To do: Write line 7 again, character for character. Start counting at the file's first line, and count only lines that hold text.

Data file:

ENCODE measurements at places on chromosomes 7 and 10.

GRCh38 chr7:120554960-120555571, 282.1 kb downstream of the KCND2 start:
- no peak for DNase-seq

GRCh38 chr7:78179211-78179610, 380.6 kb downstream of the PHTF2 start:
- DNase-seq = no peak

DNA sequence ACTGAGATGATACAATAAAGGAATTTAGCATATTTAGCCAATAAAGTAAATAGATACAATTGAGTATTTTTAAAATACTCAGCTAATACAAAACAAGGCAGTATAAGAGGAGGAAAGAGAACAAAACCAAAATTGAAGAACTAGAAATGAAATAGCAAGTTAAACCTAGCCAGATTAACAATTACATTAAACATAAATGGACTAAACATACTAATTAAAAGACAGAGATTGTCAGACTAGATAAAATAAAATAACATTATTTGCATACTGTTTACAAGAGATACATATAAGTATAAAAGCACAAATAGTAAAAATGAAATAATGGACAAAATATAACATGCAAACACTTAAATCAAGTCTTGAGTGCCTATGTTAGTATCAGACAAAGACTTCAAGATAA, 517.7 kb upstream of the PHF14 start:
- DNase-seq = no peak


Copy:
- DNase-seq = no peak